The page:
The Islamic Thinkers Society (ITS) appears to be a pseudonym or an offshoot of the British-based Al Muhajiroun, a now-disbanded radical Islamic group that supported terrorism and the imposition of Islamic hegemony worldwide. It is noteworthy that the Islamic Thinkers Society collaborated with other Muslim organizations for this event, which attracted a much larger contingent of Islamists than previous demonstrations conducted by the group.
    Only about 25 members of Neturei Karta were present, but their attendance gave the visual impression that religious Jews share the view that Israel's creation was a "catastrophe." In its pre-protest publicity, the Neturei Karta promoted the inflammatory Arab propaganda claim that right-wing Zionists intend to storm the Temple Mount and "attack" and "destroy" the Al-Aqsa mosque.
    NJ Solidarity and the International Action Center called for leftist activists to attend the event, but few attended besides NJ Solidarity leader Charlotte Kates.
    The explicitly Islamist character of the protest sets it apart from most other anti-Israel demonstrations, which usually stress Palestinian nationalism rather than religion. Though this religious focus may be partly explained by the event's theme of "defending" the Al Aqsa Mosque, future manifestations of Islamism in the anti-Israel protest movement would indicate a disturbing trend.  
    Thursday, January 20, 2005 Washington, D.C.
    Anti-Inauguration Antiwar Protests
    Sponsored by ANSWER and the D.C. Anti-War Network (DAWN)
    Multiple antiwar rallies were organized to protest of President Bush's inauguration parade in Washington, D.C.  ANSWER organized demonstrations in Washington as well as in San Francisco, Los Angeles and Seattle.  The group is well known for its radical anti-Israel platform and criticized U.S. support for Israel in fliers for the rallies.
    DAWN also held an antiwar rally and march in Washington; its event was endorsed by United for Peace and Justice and other local antiwar and progressive groups.  While more moderate than ANSWER, DAWN is highly critical of Israel. On January 21, it protested think-tanks associated with neoconservative political ideas.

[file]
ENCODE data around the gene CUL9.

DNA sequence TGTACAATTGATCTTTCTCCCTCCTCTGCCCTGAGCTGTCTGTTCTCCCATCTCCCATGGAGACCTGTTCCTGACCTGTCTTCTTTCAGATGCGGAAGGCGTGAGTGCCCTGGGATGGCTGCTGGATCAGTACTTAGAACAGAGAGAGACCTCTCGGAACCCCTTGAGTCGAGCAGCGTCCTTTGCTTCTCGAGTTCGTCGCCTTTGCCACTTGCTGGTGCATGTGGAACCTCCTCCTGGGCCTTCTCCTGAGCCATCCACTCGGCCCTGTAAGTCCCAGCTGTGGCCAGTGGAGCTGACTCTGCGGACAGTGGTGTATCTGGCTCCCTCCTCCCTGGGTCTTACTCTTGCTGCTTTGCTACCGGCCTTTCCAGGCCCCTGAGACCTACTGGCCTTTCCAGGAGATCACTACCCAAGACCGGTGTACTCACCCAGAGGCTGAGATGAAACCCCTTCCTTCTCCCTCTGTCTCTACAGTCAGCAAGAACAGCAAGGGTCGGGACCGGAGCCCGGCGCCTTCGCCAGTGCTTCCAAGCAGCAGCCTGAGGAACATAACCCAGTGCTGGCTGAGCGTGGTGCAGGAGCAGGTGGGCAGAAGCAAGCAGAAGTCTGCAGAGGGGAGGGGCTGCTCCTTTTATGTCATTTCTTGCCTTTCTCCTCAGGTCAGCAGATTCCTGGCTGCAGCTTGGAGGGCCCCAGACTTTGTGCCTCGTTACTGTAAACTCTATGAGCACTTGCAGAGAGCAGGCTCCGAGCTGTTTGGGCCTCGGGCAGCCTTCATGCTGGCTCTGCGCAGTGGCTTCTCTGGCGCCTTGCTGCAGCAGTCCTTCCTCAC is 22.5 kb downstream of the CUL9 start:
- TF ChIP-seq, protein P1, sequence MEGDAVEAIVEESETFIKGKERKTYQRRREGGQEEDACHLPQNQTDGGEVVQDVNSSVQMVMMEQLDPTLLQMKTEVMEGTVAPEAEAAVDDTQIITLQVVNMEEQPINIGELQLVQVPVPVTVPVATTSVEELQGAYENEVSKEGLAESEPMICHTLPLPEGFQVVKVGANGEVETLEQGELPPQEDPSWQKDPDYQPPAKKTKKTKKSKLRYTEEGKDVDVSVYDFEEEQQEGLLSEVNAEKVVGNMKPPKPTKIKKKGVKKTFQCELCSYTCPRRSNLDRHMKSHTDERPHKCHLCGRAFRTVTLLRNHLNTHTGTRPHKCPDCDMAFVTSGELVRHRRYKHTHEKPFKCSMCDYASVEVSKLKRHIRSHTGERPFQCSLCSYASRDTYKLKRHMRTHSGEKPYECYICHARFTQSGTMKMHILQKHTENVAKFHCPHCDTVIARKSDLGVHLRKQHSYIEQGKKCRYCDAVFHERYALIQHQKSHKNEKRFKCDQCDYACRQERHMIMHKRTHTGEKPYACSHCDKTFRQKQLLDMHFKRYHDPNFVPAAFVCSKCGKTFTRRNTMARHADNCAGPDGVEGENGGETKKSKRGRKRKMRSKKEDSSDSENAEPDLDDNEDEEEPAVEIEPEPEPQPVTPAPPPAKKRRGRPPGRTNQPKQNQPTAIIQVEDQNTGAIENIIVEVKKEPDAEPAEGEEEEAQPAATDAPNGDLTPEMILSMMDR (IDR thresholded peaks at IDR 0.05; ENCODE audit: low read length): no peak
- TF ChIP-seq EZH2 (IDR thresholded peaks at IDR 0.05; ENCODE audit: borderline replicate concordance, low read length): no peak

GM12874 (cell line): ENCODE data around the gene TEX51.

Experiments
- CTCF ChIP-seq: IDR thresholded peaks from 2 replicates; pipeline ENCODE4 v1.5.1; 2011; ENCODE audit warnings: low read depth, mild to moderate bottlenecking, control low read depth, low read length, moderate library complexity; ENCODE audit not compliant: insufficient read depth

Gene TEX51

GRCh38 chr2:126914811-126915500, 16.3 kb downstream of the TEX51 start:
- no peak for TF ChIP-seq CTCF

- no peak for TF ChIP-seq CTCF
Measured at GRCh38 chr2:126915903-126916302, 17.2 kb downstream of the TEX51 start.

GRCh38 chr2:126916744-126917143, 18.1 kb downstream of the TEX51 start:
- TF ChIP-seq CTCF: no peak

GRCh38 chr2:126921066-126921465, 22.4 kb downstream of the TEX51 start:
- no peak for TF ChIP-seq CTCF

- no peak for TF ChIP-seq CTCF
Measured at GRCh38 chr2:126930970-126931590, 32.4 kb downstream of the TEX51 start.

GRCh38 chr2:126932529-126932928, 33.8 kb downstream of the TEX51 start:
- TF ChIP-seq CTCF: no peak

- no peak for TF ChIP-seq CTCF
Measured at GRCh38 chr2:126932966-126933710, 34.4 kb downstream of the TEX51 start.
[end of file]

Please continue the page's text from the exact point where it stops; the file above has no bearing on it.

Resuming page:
However, concerns that the protests would showcase anti-Israel and anti-Semitic messages were not realized.  There were some anti-Israel messages and Nazi imagery, but the nearly exclusive target of the protests was the Bush Administration.
    January 16, 2005 Berkeley, California
    Pro-Palestinian Counter-protest against Rally Against Global Terrorism
    Sponsored by Justice in Palestine Coalition and the Middle East Children's Alliance
    A rally against global terrorism sponsored by Berkeley's Israeli Action Center, a pro-Israel organization, elicited a counter-protest by pro-Palestinian and anti-Israel groups that featured explicit anti-Semitic and pro-terrorist messages.
    The anti-terror rally was planned after U.S.  Rep. Barbara Lee (D- CA ), whose  district includes Berkeley, opposed a House resolution defending Israel's security fence. A crowd of more than 500 people gathered in Martin Luther King, Jr., park, where organizers had brought an Israeli bus blown up by a suicide bomber in Jerusalem last year, an attack that killed 11 people and injured 45.
    Across the street, a sizeable minority of more than 200 counter-demonstrators held signs that accused Israel of genocide and in a modern variation of the blood libel of stealing Palestinian organs. Several held signs supporting Palestinian terrorism.
      Counter-protestors also chanted anti-Semitic and pro-terror lyrics:  "One, three, five, seven, all our martyrs go to heaven! Two, four, six, eight, we are martyrs, we can't wait!" "Don't believe the news, it's controlled by the Jews!"  In addition, several demonstrators carrying Palestinian flags marched into the pro-Israel crowd and began fighting. Police quickly interceded.
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    Earlier Protests

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    Groups/Individuals who Sponsor/Endorse
    Anti-Israel Protests
    Anti-War Group Vociferously Supporting Palestinian Terrorists

    Pro-Palestinian Rallies Turn Into Anti-Israel/Anti-Semitic Forums

    Anti-Israel Activity on American College Campuses